I've got two banks on board. One is the house bank made up of two group 27 gels and the other my 48 volt electric propulsion bank made up of four 8A4D AGM's They have been left on board hooked up to the solar panels via solar controllers through six northeast U.S. winters with no problems.
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Old 19-08-2014, 18:44   #10
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Re: Battery (AGM) winter storage

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Originally Posted by mbianka View Post
I've got two banks on board. One is the house bank made up of two group 27 gels and the other my 48 volt electric propulsion bank made up of four 8A4D AGM's They have been left on board hooked up to the solar panels via solar controllers through six northeast U.S. winters with no problems.
Yep, that's exactly the right way to do it. If everyone did it this way, and didn't skimp on controllers and installation, we'd not be hearing of or seeing so many problems.

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Old 19-08-2014, 19:00   #11
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Re: Battery (AGM) winter storage

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Originally Posted by mbianka View Post
I've got two banks on board. One is the house bank made up of two group 27 gels and the other my 48 volt electric propulsion bank made up of four 8A4D AGM's They have been left on board hooked up to the solar panels via solar controllers through six northeast U.S. winters with no problems.
Those are your regular (summer) panels?
I don't want to leave one of my 100w semi flexible panels hanging on the cover for the winter, so wonder just how small a panel I can use.
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Old 20-08-2014, 21:19   #12
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Re: Battery (AGM) winter storage

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Originally Posted by seadrift View Post
Those are your regular (summer) panels?
I don't want to leave one of my 100w semi flexible panels hanging on the cover for the winter, so wonder just how small a panel I can use.
Yes they are the same panels I use during the season. Though in the winter the aluminum wishbone boom stored on deck casts a shadow on both 12 volt 75 watt panels no doubt knocking their power output down some. But, the house batteries are still always topped up in spite of this reduction. So I think you could safely get by with one of your 100 watt panels keeping things topped up. Especially if you don't have a shadow issue like I do.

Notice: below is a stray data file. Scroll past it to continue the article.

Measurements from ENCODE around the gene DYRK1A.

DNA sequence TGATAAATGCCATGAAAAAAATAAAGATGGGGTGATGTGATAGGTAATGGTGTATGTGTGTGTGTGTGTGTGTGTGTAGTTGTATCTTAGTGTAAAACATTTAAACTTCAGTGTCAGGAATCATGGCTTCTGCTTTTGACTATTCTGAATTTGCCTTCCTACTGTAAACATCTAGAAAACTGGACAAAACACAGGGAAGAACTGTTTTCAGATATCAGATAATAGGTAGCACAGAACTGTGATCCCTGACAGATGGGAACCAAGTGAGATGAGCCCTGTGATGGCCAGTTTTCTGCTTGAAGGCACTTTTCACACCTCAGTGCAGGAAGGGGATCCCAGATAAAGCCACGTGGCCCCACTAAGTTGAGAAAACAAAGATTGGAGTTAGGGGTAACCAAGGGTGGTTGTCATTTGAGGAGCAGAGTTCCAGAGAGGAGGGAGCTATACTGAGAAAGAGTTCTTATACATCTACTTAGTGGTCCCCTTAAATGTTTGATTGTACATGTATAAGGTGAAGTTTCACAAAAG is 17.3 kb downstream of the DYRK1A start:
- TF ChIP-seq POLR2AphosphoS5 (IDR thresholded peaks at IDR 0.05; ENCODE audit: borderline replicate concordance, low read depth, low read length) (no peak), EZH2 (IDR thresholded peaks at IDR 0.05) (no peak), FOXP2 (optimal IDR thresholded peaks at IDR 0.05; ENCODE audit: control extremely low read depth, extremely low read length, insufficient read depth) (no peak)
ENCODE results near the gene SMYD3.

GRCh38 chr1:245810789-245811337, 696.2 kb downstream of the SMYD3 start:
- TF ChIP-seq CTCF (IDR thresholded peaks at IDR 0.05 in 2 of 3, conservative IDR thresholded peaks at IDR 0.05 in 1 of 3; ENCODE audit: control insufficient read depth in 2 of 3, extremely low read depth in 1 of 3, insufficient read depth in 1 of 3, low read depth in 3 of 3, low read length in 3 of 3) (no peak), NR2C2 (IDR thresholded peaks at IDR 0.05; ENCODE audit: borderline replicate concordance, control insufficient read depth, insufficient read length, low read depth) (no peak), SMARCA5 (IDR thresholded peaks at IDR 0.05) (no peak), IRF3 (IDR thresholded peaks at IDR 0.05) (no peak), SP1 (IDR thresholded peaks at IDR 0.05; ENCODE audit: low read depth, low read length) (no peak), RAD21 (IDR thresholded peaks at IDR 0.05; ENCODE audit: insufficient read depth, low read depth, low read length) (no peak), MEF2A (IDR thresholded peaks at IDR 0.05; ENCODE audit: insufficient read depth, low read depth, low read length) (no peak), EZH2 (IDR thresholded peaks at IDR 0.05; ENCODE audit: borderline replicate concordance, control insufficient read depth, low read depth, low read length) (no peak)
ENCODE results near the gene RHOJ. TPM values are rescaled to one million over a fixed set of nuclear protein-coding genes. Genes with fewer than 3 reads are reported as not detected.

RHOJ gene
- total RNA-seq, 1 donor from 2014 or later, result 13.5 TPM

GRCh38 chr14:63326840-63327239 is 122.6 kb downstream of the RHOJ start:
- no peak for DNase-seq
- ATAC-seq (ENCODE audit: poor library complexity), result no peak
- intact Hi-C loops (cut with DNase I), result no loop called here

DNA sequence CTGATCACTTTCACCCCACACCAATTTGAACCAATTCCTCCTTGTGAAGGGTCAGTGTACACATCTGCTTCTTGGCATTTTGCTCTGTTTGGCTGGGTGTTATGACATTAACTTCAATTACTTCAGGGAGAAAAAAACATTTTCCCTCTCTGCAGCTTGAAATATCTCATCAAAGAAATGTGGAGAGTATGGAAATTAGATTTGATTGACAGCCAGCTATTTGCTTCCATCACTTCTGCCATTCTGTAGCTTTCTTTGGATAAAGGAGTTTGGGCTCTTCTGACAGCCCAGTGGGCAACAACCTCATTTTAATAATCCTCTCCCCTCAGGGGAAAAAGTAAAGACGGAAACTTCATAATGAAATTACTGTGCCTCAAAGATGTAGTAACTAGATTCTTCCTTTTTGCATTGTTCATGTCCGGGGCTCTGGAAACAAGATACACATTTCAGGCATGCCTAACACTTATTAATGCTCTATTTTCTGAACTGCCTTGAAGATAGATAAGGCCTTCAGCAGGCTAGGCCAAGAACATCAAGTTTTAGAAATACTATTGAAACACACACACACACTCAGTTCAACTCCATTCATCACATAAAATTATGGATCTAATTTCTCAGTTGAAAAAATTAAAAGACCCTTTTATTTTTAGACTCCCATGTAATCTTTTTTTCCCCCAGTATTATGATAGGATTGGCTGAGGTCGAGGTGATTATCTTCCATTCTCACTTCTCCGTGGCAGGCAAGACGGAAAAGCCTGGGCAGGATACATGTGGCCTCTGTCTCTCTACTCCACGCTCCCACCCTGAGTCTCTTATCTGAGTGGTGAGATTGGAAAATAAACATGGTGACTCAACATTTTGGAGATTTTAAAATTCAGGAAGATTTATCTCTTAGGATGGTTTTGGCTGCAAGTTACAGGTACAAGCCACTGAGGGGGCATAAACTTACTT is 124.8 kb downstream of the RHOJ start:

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Old 22-08-2014, 06:53   #13
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Re: Battery (AGM) winter storage

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Originally Posted by btrayfors View Post
Cuttyhunk,

Thanks for the real-world experience note.

What kind of tester do you have (make, model)?

These numbers, if they are indeed real and reliable, are about what one might expect for AGMs stored in cold conditions over winter.

I'm sure you understand that losing 3% of capacity is not the same as losing 3% voltage! Voltage can be quickly restored when charging, while capacity loss may be permanent and irreversible.

Bill
Hi, Bill,

Obviously, a 3% loss is a permanent 3% loss.

My capacitance tester is a Snap-On model EECS400. Although I did a lot of research at the time of purchase, all I remember now is that this one is well-made and will test 6vs as well as 12vs (I am not wedded to AGMs -- they are excellent for my current use, but when the time comes to replace the two very heavy 4Ds, I will likely get 4 or more 6vs instead, as I hope to be cruising year-round and ease of storage will be less important to me). It has a most excellent feature in that the part that attaches to the battery communicates wirelessly with the handheld tester, allowing you to read the meter without having to stick your head into a locker, as in my previous boat. I was in trade school when I bought it, and took advantage of a very, very nice discount from Snap-On. I also have wonderful socket sets and wrenches. And a torque wrench that is a work of art.

You sound a bit skeptical that I actually have a real capacitance tester. I had the opportunity, in trade school, to play with a couple different ones, and learn about what they can tell you about your battery's condition. Having cruised in the past and babied an old battery bank, I considered the investment in this one worth it. Even at around $400. In the past two years, I've gotten quite a bit of use out of it.
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Old 22-08-2014, 07:38   #14
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Re: Battery (AGM) winter storage

Cuttyhunk,

Sorry, I didn't mean to sound skeptical....just curious. It's very common for folks to believe that their $29 hunk-of-junk tester from Harbor Freight is accurately measuring battery capacity. Clearly, that's not you.

The Snap-on is a nice piece of gear, as are most all Snap-On tools. I have a couple of 1/4" socket wrenches which, also, are works of art! Wonderful stuff.

BTW, I said, "may be permanent" because the 3% may, in part, be able to be mitigated thru equalization, if the lead sulfate crystals aren't already deeply embedded in the plates.

Bill